Australian scientists say coral reef shark populations on the Great Barrier Reef are in a catastrophic collapse.
Research -- conducted by William Robbins and colleagues at James Cook University and the Australian Research Council's Center of Excellence for Coral Reef Studies -- found grey reef shark numbers have declined to around 3 percent of unfished levels and are falling so quickly they could collapse to 1-1,000th of unfished levels within 20 years.
The study is the first of its kind to combine direct underwater counts of shark abundance with mathematical models that project future population trends.
"Our research indicates current reef shark abundances and levels of fishing pressure are simply not sustainable," said Robbins, the study's lead author. "Reef sharks are effectively on a fast track to 'ecological extinction' -- becoming so rare that they will no longer play their part in the ecology and food web of the reef.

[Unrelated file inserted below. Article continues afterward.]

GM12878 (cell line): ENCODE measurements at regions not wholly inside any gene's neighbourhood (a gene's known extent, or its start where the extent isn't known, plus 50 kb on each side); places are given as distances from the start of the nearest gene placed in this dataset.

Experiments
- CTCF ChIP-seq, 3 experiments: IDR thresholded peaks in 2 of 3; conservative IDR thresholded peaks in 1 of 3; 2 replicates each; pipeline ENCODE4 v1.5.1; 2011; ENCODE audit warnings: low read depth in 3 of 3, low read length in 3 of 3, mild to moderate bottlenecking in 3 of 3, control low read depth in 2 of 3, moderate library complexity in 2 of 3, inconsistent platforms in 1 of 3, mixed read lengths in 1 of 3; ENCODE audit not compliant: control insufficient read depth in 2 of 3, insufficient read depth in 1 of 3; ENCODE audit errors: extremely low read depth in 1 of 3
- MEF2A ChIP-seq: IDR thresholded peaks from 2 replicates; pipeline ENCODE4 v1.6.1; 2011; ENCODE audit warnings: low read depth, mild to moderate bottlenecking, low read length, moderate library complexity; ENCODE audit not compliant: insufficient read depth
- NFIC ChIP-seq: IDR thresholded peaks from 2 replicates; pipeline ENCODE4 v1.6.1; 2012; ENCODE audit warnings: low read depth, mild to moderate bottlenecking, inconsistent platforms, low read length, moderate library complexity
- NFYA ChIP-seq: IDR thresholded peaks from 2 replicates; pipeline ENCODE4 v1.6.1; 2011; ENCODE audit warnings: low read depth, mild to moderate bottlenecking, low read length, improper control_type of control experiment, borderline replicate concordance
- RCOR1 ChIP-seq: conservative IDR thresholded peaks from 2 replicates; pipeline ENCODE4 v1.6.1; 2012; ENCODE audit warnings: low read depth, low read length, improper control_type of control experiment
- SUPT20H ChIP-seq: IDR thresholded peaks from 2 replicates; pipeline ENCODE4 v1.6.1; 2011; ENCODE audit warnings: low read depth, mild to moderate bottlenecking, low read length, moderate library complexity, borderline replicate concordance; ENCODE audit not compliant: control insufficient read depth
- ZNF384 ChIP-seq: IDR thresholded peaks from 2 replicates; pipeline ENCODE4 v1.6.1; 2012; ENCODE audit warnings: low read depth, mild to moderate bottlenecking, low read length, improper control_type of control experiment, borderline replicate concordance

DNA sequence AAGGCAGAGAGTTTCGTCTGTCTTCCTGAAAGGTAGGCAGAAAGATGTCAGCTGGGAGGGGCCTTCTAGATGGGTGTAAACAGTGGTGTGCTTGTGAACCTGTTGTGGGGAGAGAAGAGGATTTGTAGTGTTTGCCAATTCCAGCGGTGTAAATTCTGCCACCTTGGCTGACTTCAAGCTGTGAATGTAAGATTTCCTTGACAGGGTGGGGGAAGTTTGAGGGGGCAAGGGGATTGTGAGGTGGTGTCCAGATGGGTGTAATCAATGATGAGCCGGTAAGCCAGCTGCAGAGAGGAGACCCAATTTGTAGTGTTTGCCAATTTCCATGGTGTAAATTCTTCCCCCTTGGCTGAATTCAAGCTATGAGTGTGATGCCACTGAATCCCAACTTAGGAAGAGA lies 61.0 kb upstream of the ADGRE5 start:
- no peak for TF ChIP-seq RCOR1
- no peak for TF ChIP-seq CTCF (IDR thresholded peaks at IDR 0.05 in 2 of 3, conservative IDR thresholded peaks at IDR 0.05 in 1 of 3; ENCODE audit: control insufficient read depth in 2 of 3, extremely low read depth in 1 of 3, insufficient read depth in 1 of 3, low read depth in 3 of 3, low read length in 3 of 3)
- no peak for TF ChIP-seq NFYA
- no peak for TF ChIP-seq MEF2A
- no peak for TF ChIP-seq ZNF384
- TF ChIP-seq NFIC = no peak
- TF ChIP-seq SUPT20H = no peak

"It also suggests that immediate and substantial reductions in fishing pressure will be needed to give threatened populations any chance of recovery," he added.
The research appears in this week's issue of Current Biology.
Copyright 2006 by United Press International
Explore further: Unsafe levels of toxic pollutants in heavily fracked Ohio county